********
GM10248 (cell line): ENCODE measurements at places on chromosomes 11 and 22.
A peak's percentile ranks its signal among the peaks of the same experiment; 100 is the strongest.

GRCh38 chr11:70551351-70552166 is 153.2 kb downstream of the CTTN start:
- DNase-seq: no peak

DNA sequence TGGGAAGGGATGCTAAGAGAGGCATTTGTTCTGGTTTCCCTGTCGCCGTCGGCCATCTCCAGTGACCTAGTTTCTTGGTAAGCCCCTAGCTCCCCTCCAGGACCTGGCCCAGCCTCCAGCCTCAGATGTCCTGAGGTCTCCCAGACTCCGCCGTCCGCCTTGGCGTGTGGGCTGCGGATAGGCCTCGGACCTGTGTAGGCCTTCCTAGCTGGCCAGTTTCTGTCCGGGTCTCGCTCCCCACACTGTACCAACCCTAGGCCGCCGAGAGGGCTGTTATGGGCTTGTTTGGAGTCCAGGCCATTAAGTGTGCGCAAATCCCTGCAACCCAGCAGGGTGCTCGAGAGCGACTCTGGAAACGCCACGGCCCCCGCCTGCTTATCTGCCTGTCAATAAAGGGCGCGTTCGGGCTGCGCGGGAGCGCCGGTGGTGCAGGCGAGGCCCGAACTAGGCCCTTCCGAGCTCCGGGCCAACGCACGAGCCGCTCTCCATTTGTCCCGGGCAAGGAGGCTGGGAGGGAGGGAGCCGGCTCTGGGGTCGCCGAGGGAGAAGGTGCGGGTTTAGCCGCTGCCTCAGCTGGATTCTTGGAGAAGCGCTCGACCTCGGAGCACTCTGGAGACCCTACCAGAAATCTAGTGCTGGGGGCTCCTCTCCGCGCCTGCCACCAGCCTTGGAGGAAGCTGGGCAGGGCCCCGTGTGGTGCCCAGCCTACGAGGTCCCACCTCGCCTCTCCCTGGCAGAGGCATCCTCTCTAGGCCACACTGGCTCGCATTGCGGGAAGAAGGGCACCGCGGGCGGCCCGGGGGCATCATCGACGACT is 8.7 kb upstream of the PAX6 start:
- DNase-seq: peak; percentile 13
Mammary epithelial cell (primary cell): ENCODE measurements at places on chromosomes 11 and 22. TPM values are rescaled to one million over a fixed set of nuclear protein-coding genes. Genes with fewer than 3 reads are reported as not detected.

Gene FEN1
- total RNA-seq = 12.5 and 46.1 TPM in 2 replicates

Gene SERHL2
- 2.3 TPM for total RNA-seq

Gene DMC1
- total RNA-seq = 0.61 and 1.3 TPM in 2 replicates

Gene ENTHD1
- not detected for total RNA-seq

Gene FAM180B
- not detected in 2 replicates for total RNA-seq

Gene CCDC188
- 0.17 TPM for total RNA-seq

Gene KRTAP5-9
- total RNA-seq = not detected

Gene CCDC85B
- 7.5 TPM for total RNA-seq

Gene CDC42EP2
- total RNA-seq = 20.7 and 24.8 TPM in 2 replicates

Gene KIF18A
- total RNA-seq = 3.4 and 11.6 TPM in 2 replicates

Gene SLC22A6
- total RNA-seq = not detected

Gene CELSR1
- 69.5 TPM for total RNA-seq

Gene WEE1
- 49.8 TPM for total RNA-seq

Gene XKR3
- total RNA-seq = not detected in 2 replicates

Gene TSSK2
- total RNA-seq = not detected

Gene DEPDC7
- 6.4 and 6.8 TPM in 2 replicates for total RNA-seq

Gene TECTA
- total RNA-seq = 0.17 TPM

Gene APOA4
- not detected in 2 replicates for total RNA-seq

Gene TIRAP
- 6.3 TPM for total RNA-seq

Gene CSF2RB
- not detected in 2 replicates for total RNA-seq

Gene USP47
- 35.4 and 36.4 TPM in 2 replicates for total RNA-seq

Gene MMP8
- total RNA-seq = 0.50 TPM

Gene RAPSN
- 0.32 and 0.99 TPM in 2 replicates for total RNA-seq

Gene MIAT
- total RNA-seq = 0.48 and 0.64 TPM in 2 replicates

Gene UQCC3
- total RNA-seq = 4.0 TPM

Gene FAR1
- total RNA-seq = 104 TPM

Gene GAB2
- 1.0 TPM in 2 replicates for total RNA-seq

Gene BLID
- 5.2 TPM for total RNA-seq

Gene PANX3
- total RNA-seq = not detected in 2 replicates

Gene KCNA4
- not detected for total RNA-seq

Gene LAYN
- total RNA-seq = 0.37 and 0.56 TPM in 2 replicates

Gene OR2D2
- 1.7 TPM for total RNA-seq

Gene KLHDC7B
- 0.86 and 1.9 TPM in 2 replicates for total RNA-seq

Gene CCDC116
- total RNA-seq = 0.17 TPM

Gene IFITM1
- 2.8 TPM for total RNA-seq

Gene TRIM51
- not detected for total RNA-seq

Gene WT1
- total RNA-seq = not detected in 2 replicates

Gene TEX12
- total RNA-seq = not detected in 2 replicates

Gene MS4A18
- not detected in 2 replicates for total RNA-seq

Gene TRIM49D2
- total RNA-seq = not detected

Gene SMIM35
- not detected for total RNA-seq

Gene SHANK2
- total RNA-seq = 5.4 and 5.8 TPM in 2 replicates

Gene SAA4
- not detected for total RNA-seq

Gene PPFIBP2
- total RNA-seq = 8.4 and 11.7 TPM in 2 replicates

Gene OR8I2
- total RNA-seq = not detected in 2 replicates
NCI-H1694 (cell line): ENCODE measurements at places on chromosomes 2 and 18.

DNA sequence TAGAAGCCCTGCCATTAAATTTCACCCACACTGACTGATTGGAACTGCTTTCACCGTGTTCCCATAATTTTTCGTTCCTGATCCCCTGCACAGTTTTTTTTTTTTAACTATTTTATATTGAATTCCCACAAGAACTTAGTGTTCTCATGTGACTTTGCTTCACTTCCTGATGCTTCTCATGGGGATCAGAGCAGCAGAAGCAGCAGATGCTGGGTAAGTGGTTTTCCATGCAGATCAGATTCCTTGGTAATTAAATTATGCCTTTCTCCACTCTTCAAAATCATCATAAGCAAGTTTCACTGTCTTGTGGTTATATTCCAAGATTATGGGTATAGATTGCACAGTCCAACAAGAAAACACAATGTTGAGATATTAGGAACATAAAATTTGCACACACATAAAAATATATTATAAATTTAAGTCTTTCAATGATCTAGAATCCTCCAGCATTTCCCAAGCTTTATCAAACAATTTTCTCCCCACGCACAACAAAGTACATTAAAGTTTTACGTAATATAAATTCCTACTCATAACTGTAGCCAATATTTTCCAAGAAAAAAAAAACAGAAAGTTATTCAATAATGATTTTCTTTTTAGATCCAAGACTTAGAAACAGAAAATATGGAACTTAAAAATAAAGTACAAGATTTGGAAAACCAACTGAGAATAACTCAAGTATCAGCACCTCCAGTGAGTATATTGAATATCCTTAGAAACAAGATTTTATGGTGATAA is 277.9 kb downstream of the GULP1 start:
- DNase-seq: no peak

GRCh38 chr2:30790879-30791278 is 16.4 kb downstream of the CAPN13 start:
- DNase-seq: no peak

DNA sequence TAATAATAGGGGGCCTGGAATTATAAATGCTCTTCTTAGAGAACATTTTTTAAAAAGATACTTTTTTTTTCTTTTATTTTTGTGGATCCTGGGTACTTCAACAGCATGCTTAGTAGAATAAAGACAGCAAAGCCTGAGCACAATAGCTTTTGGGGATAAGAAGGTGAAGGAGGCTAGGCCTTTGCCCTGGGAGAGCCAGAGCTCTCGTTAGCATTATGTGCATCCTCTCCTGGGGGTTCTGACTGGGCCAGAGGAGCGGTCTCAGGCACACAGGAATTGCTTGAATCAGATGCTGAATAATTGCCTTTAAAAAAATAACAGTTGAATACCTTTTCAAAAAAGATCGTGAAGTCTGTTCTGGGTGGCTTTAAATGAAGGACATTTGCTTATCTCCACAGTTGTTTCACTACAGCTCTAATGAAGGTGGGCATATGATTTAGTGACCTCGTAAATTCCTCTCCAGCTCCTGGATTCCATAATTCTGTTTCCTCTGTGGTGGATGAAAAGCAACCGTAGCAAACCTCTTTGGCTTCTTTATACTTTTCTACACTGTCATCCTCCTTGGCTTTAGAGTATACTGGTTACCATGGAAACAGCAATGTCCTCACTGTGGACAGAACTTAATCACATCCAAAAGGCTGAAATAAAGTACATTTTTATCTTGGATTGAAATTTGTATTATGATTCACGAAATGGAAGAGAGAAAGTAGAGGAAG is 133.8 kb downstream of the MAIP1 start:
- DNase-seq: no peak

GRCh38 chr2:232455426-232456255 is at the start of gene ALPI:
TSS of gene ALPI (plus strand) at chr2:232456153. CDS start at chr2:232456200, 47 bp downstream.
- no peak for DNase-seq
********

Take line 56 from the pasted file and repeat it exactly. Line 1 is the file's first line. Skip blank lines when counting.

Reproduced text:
Gene UQCC3